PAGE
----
The dilemma of the Health and Care Bill and its consequences

Published by Mashhuda Kazi on May 23rd 2022, 7:03am

Writing for The Leaders Council, NHS Trust director Mashhuda Kazi shares her views on the government’s Health and Care Bill and the impact it will have on the health service.

Through the pandemic, the NHS has been under tremendous pressure. Staff have been clapped for showing an incredible level of courage and resilience, yet the daily reality through the pandemic has been starkly different. Despite NHS and healthcare workers being on the frontline and shouldering the burden of immense stress, we bear the burden of patient dissatisfaction, complaints, understaffing and inter-systemic tension. Burnt out and exhausted NHS staff have taken a substantial amount of sick leave and there have been a wave of resignations from within the health service.

I was expecting the Health and Care Bill to be encouraging to NHS and healthcare workers and to empower them. Instead, I felt disappointed reading the Bill, which has now received Royal Assent by Her Majesty the Queen, forming it into a Health and Care law on April 28, 2022.

This Bill certainly found itself subject to parliamentary ping-pong between the House of Commons and the House of Lords more so than its predecessors. The Act is not fit to serve the purpose of supporting the new, modern NHS to function.

The Bill formalises the implementation and operations of the Integrated Care System [ICS] from July 2022, which is a positive. The ICS brings together the NHS, local government, and wider system partners to collaborate and form a productive partnership at the heart of healthcare planning.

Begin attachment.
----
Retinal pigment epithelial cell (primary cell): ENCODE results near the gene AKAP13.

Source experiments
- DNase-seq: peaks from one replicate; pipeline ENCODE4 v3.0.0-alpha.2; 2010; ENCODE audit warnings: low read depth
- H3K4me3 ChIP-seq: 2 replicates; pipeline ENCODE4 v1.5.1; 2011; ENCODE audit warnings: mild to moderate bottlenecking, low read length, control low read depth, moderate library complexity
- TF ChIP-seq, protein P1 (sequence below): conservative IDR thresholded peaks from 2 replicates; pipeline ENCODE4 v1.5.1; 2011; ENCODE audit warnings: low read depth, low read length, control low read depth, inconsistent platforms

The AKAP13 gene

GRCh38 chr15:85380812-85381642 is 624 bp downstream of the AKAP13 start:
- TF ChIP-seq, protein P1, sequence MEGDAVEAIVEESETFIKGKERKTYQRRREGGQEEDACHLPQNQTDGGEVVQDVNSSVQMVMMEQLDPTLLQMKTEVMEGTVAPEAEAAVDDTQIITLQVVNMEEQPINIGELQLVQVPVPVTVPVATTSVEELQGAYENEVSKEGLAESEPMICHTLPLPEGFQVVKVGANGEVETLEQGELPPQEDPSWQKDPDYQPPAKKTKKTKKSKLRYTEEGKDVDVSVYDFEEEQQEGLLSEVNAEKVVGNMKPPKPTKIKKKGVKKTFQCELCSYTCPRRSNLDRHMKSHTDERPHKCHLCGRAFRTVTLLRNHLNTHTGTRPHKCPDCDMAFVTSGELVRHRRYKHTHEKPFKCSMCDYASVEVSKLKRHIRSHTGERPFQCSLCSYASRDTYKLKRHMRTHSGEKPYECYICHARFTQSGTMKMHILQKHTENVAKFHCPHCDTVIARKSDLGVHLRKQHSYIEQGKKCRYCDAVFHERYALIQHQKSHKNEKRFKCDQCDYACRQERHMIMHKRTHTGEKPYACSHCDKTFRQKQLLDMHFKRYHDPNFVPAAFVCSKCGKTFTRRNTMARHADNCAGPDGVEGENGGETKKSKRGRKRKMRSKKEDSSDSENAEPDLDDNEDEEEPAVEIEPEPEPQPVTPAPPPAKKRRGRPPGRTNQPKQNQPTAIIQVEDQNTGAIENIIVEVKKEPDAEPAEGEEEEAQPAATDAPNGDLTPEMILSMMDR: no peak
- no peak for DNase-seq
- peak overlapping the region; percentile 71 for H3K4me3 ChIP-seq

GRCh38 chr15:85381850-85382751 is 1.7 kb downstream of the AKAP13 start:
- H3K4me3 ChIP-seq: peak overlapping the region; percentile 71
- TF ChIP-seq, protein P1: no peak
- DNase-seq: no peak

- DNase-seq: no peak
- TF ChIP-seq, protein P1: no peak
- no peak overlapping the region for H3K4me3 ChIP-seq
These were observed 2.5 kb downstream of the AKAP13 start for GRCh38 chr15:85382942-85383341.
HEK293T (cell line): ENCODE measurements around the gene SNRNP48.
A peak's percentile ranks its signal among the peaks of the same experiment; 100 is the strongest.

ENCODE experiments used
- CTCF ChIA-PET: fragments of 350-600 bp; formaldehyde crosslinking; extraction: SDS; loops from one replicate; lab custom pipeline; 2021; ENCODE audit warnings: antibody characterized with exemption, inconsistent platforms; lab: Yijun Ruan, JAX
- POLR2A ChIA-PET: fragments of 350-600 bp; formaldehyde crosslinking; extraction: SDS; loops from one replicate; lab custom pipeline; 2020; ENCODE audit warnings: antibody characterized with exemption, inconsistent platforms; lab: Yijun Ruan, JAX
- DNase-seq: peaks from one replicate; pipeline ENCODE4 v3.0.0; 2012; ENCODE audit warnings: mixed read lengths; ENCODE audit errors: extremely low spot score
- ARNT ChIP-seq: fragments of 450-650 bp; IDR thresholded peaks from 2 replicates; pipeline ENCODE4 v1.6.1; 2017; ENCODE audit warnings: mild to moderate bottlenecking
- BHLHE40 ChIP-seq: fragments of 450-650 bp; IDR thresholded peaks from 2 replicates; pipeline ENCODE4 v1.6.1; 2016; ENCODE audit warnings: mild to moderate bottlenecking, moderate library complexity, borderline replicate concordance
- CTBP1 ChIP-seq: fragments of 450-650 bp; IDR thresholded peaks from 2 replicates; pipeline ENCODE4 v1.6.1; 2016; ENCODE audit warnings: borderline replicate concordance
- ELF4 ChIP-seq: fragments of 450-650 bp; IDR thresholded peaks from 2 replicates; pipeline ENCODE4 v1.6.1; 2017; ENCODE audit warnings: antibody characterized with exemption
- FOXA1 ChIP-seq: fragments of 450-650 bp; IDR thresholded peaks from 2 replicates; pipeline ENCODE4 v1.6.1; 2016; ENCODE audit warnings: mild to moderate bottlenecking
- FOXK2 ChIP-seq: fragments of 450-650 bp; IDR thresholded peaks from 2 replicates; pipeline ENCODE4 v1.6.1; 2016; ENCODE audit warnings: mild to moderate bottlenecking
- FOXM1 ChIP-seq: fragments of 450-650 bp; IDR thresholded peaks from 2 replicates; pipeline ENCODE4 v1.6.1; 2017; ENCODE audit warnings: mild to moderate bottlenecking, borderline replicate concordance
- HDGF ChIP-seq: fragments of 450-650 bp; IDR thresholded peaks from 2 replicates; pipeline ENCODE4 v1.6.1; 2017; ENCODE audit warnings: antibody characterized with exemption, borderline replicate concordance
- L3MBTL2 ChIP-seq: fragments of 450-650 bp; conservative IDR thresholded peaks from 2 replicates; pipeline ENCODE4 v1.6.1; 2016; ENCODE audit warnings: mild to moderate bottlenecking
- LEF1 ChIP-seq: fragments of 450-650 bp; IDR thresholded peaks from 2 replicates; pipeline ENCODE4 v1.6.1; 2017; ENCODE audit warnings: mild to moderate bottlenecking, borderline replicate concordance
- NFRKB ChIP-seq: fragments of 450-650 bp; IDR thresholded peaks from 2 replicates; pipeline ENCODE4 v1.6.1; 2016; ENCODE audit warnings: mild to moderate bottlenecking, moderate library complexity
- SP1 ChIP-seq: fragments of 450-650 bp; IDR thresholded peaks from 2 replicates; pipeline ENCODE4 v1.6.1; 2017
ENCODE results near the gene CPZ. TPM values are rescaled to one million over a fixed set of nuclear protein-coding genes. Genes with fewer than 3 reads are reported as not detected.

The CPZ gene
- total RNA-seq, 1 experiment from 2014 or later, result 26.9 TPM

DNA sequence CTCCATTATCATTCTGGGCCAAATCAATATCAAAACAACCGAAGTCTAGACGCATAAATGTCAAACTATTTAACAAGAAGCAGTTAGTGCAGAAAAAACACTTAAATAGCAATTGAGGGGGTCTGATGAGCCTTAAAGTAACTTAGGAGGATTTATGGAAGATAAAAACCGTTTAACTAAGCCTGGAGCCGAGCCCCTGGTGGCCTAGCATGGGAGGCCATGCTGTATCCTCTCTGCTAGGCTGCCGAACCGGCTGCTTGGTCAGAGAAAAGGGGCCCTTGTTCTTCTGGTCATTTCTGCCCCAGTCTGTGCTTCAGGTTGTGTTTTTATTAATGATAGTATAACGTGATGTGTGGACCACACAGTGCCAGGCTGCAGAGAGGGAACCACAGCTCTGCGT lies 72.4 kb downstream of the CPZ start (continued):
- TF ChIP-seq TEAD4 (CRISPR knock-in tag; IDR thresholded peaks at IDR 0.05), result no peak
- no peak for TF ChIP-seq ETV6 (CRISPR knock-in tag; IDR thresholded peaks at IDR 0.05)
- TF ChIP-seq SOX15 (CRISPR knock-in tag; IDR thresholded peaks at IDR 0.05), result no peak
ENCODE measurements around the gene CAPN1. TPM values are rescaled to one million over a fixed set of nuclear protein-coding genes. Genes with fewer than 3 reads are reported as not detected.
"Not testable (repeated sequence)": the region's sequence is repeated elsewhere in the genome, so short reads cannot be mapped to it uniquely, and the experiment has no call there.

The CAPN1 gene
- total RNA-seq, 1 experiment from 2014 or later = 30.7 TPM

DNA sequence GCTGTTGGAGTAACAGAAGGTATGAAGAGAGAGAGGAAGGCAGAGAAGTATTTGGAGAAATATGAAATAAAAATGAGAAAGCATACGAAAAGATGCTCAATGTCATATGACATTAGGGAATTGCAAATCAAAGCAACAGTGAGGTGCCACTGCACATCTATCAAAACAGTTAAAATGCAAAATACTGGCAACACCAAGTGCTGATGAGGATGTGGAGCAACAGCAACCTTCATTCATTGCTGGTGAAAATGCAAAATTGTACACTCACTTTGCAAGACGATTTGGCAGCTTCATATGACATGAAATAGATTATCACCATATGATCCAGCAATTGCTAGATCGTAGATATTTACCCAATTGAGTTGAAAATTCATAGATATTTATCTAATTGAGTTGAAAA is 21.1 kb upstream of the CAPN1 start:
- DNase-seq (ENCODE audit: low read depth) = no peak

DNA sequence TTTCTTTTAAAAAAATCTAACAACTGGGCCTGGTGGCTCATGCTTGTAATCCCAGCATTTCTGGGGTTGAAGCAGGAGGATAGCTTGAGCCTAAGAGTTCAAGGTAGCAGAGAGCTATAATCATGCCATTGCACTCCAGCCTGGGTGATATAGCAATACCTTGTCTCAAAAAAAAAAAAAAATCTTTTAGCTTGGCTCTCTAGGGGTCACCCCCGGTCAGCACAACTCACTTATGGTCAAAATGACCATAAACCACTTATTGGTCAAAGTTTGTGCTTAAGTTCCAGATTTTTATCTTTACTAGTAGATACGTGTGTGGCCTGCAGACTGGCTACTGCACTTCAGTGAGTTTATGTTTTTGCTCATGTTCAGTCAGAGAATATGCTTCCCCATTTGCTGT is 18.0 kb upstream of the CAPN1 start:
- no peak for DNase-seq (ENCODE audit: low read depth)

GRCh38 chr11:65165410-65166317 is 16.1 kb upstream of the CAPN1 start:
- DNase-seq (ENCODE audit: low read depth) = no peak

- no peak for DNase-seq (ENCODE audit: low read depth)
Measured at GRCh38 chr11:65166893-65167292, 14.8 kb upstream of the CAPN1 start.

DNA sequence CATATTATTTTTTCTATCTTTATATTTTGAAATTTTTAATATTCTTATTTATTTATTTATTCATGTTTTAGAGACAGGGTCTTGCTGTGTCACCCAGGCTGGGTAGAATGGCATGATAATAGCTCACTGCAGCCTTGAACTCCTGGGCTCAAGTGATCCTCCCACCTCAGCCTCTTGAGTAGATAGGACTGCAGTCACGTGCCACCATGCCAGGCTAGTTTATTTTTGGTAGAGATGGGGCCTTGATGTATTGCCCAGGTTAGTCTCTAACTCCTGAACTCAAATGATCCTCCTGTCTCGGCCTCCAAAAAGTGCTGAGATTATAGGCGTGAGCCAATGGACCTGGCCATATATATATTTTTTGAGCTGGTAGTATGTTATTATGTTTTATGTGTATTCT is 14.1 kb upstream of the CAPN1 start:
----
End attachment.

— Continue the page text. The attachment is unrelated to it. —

The ICS would have an overview of all system partners, joining them together in their geographical areas as well forming collaborations across ICS systems. It is a much awaited and welcomed opportunity for everyone involved in who wishes to deliver seamless patient care delivery, as well sharing best practice, good models of working, and shared learning across the NHS health economy.

But the Bill addresses little else in terms of issues, including workforce challenges and the social care sector. Yet, however fragmented it might seem we can be hopeful that the ICS plan is indicative of a future holistic approach.

This new law also gives the secretary of state for health and social care greater powers to scrutinise and intervene in NHS matters and increases accountability. The health secretary would hold the right to intervene, which is of serious concern to local NHS system partners since it removes their autonomy.

The NHS, local and wider system partners are already working in ‘silos’, mostly due to the restricted agenda and cuts in funding. The system is restricted across the health economy mostly due to the lack of available resources. The system partners’ remit is ring-fenced and requires extensive business planning and processes for additional funding approval. This is also mostly blocked due to the incredible workload each health employee has.